Citizens’ juries: the basis for health policy whoever wins the election?

Health is once again
shaping up to be a major election issue. However the major parties are not as divided
on health policy as they appear. If there were no major choices to be made on the
future of health and health care in Australia, such agreement would not
matter. Perhaps the two main parties have simply decided to seek the centre
ground because that is where the voters are. But are they? How can political
parties work out what the citizens of Australia really want from their health services?

The answer lies not in
opinion polling or superficial ‘consultation’, but in citizens’ juries. This
particular form of ‘participatory democracy’ involves bringing together a random sample of the relevant population; asking them to put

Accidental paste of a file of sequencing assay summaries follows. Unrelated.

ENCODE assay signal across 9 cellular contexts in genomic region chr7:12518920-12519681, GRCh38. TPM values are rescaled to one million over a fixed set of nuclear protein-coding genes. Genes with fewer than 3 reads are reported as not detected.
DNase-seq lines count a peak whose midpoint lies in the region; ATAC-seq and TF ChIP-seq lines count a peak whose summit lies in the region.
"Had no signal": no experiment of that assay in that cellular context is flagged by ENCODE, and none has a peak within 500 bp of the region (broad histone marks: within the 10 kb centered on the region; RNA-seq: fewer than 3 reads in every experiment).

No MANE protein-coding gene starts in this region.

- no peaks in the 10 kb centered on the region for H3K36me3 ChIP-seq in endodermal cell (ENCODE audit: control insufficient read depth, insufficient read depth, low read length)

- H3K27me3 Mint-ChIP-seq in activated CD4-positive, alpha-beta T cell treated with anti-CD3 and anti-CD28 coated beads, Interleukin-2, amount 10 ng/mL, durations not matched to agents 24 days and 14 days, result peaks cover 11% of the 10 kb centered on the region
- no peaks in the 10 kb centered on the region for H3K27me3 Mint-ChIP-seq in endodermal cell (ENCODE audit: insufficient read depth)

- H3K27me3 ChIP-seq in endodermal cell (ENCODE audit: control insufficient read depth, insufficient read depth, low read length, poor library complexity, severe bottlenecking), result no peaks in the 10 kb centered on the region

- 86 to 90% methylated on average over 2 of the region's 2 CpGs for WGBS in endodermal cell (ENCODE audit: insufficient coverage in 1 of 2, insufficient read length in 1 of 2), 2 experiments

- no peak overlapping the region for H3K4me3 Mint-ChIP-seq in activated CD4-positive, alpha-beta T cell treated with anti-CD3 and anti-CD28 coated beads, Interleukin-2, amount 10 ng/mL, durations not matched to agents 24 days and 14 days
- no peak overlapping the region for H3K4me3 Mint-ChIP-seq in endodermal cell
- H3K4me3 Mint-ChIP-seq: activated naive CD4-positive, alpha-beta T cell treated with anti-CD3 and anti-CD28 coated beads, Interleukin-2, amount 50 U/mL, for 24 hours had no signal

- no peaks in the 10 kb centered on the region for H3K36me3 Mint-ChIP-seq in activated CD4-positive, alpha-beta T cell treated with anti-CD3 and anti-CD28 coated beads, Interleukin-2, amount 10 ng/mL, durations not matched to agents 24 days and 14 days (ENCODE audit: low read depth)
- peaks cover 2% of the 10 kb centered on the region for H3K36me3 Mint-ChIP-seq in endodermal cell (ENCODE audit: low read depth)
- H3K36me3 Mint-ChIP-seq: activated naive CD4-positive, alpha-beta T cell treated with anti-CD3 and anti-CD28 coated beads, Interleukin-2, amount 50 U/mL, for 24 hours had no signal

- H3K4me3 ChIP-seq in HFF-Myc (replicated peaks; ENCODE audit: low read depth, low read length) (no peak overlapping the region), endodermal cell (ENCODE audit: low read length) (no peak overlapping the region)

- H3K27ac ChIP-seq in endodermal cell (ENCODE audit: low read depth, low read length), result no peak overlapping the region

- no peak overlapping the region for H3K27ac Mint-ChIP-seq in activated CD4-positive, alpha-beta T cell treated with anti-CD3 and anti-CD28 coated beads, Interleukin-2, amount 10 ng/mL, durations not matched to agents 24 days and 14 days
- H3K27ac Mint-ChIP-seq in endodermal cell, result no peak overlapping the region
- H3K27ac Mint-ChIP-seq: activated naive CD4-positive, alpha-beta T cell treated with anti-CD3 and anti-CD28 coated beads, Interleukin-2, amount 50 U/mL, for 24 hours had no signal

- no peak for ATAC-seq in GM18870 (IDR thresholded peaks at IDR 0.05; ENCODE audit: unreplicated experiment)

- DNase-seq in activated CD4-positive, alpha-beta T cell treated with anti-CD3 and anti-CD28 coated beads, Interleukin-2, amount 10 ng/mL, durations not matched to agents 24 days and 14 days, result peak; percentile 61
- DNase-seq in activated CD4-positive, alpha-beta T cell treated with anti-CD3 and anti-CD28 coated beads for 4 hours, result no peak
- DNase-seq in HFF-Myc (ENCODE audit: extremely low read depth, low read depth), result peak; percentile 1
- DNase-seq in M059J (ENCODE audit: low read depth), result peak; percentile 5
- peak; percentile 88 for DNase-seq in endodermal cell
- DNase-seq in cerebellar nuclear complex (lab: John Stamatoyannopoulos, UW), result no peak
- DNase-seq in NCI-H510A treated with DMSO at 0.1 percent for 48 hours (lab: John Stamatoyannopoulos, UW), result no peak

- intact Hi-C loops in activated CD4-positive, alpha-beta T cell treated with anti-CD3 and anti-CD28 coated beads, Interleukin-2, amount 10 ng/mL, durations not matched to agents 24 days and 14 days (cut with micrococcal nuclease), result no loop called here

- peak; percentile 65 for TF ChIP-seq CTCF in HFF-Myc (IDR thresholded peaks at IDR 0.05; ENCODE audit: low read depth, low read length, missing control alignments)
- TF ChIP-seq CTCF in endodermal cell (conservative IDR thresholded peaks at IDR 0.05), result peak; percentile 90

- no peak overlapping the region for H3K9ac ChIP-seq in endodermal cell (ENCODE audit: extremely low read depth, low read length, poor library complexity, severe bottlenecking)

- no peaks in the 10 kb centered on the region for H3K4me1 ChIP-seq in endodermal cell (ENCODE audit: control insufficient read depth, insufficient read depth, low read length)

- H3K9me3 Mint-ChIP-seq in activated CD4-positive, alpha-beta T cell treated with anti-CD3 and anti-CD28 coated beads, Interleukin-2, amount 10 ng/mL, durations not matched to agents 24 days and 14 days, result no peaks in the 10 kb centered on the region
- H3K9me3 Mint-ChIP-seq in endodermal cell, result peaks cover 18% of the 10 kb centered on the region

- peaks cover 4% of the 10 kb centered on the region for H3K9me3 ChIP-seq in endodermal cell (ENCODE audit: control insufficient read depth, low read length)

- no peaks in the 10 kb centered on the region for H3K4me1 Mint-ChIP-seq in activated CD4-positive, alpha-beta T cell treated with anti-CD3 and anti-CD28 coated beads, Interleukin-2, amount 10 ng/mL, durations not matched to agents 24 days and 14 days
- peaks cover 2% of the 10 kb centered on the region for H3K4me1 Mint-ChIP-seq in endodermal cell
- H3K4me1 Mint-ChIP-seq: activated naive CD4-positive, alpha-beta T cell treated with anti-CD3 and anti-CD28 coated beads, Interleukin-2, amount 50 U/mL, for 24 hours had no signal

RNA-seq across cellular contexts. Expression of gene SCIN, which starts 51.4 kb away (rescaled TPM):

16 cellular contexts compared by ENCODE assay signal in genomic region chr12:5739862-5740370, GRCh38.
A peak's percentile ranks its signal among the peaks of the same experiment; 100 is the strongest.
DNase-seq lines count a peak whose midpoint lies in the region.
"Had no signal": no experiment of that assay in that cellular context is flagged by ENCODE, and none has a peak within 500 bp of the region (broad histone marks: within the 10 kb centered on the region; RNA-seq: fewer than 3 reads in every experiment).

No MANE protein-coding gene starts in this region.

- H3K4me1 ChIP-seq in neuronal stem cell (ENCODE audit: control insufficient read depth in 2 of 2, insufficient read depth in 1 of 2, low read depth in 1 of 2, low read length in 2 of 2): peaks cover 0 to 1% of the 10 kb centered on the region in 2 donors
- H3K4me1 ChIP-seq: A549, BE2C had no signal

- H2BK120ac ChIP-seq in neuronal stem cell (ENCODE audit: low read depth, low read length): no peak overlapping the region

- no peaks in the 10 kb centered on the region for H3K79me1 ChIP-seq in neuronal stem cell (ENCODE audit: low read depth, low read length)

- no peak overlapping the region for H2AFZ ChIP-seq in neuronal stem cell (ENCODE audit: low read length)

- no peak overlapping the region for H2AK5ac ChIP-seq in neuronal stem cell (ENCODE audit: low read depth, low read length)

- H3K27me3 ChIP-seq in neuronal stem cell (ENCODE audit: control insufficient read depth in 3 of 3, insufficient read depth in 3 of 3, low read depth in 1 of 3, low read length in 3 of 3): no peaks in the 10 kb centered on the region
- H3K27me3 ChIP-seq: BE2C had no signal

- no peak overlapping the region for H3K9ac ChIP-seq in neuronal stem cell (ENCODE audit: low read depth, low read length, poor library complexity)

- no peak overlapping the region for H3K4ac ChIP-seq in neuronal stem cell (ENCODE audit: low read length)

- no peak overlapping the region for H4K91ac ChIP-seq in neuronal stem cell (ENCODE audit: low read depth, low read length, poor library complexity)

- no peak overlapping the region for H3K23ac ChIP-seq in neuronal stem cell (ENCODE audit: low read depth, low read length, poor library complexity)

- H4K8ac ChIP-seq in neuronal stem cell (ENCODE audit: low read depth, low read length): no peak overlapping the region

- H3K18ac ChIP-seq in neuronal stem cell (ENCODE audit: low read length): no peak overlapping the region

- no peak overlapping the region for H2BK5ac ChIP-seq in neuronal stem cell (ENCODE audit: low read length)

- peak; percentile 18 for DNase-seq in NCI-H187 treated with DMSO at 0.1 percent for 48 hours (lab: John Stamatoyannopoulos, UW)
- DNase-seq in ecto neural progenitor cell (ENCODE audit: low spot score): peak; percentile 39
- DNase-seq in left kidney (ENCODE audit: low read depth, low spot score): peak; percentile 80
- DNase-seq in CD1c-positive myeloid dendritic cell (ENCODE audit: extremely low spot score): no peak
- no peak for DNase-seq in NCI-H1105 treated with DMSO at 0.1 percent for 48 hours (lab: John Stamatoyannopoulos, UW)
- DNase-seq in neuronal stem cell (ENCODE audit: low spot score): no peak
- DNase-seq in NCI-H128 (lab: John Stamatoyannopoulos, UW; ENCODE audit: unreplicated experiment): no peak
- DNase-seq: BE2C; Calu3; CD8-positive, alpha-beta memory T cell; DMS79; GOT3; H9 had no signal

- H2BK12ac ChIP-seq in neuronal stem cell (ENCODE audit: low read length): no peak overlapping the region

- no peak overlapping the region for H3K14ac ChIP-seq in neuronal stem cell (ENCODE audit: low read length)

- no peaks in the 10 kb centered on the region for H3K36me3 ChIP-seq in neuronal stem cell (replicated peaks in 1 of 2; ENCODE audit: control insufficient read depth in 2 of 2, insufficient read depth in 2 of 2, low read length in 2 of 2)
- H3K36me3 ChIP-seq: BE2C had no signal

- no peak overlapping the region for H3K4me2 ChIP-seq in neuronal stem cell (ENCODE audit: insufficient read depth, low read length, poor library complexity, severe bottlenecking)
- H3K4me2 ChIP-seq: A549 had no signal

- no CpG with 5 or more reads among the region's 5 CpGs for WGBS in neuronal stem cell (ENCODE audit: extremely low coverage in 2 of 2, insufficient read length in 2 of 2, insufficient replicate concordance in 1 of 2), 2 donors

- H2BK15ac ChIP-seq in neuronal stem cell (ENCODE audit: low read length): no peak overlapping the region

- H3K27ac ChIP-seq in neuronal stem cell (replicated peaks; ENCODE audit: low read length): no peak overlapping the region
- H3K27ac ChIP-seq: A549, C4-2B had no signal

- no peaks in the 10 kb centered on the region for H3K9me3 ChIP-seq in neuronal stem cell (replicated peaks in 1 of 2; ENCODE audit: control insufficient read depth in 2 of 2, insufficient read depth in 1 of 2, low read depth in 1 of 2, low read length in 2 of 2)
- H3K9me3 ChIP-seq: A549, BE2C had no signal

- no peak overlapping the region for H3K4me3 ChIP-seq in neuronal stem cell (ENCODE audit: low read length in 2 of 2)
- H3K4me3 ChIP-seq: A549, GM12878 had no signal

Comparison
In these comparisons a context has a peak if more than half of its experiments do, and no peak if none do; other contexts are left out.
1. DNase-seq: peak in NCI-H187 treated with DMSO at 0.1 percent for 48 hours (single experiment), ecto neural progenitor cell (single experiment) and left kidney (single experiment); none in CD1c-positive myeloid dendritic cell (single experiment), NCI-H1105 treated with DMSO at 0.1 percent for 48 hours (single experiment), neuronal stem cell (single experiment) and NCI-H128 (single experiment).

their citizens’ hats on; giving them good information on the issues for debate;
encouraging them to question experts to clarify that information or seek more
information; and then giving them time to reflect and to make recommendations.
This approach formed the basis of the five juries which I have helped facilitate;
four in WA and one in South Australia.
The Canadians and the British have also embraced citizen juries in their health
care reform processes.

Other forms of ‘participatory democracy’ exist,
but citizens’ juries have several advantages over most other methods:

  • The
    fact that participants are selected randomly reduces the
    over-representation of special interests and axe-grinders to which other
    methods are vulnerable,
  • The
    fact that participants are given comprehensive information and time to
    reflect on it avoids the media-driven knee-jerk responses sometimes found
    by opinion polls and plebiscites,
  • By
    asking them to put on their ‘citizens hats’, citizens juries encourage